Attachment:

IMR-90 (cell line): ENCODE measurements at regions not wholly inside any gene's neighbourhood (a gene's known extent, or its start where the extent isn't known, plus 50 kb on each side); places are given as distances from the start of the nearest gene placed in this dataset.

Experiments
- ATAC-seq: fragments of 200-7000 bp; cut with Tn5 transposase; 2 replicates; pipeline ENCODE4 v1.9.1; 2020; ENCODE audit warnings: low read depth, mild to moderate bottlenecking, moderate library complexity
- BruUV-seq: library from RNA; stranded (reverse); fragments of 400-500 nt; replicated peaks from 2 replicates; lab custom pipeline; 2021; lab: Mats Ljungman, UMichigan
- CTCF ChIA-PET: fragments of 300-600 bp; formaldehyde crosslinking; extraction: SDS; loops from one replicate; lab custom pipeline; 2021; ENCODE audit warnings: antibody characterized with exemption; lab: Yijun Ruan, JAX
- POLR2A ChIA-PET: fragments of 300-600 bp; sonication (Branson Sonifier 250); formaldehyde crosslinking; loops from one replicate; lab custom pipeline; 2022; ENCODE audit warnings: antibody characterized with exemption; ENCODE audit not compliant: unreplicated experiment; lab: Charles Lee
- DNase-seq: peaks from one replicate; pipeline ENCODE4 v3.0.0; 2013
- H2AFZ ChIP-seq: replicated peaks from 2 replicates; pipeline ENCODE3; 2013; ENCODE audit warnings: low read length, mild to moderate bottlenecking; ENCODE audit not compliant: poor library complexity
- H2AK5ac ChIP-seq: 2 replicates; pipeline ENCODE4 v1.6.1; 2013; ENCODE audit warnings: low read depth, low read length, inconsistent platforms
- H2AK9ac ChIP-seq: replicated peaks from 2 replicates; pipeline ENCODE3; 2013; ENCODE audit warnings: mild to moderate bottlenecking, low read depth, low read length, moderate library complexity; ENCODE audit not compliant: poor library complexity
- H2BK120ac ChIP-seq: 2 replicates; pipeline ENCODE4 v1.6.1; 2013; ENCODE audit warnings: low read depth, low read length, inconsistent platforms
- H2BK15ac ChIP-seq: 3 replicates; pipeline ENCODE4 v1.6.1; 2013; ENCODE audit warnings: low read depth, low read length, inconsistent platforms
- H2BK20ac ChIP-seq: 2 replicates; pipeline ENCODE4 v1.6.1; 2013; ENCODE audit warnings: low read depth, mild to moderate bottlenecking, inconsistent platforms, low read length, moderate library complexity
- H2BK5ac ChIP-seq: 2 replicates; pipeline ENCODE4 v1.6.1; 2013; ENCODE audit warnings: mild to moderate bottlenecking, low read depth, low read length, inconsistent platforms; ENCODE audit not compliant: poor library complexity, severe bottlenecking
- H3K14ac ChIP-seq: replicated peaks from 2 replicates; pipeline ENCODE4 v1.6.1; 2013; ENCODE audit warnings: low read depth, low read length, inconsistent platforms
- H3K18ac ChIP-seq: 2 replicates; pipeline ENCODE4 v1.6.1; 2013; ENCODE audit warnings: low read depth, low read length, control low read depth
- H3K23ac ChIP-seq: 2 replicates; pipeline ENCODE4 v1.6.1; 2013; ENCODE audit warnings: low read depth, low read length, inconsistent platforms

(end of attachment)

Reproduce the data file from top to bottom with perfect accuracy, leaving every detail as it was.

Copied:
IMR-90 (cell line): ENCODE measurements at regions not wholly inside any gene's neighbourhood (a gene's known extent, or its start where the extent isn't known, plus 50 kb on each side); places are given as distances from the start of the nearest gene placed in this dataset.

Experiments
- ATAC-seq: fragments of 200-7000 bp; cut with Tn5 transposase; 2 replicates; pipeline ENCODE4 v1.9.1; 2020; ENCODE audit warnings: low read depth, mild to moderate bottlenecking, moderate library complexity
- BruUV-seq: library from RNA; stranded (reverse); fragments of 400-500 nt; replicated peaks from 2 replicates; lab custom pipeline; 2021; lab: Mats Ljungman, UMichigan
- CTCF ChIA-PET: fragments of 300-600 bp; formaldehyde crosslinking; extraction: SDS; loops from one replicate; lab custom pipeline; 2021; ENCODE audit warnings: antibody characterized with exemption; lab: Yijun Ruan, JAX
- POLR2A ChIA-PET: fragments of 300-600 bp; sonication (Branson Sonifier 250); formaldehyde crosslinking; loops from one replicate; lab custom pipeline; 2022; ENCODE audit warnings: antibody characterized with exemption; ENCODE audit not compliant: unreplicated experiment; lab: Charles Lee
- DNase-seq: peaks from one replicate; pipeline ENCODE4 v3.0.0; 2013
- H2AFZ ChIP-seq: replicated peaks from 2 replicates; pipeline ENCODE3; 2013; ENCODE audit warnings: low read length, mild to moderate bottlenecking; ENCODE audit not compliant: poor library complexity
- H2AK5ac ChIP-seq: 2 replicates; pipeline ENCODE4 v1.6.1; 2013; ENCODE audit warnings: low read depth, low read length, inconsistent platforms
- H2AK9ac ChIP-seq: replicated peaks from 2 replicates; pipeline ENCODE3; 2013; ENCODE audit warnings: mild to moderate bottlenecking, low read depth, low read length, moderate library complexity; ENCODE audit not compliant: poor library complexity
- H2BK120ac ChIP-seq: 2 replicates; pipeline ENCODE4 v1.6.1; 2013; ENCODE audit warnings: low read depth, low read length, inconsistent platforms
- H2BK15ac ChIP-seq: 3 replicates; pipeline ENCODE4 v1.6.1; 2013; ENCODE audit warnings: low read depth, low read length, inconsistent platforms
- H2BK20ac ChIP-seq: 2 replicates; pipeline ENCODE4 v1.6.1; 2013; ENCODE audit warnings: low read depth, mild to moderate bottlenecking, inconsistent platforms, low read length, moderate library complexity
- H2BK5ac ChIP-seq: 2 replicates; pipeline ENCODE4 v1.6.1; 2013; ENCODE audit warnings: mild to moderate bottlenecking, low read depth, low read length, inconsistent platforms; ENCODE audit not compliant: poor library complexity, severe bottlenecking
- H3K14ac ChIP-seq: replicated peaks from 2 replicates; pipeline ENCODE4 v1.6.1; 2013; ENCODE audit warnings: low read depth, low read length, inconsistent platforms
- H3K18ac ChIP-seq: 2 replicates; pipeline ENCODE4 v1.6.1; 2013; ENCODE audit warnings: low read depth, low read length, control low read depth
- H3K23ac ChIP-seq: 2 replicates; pipeline ENCODE4 v1.6.1; 2013; ENCODE audit warnings: low read depth, low read length, inconsistent platforms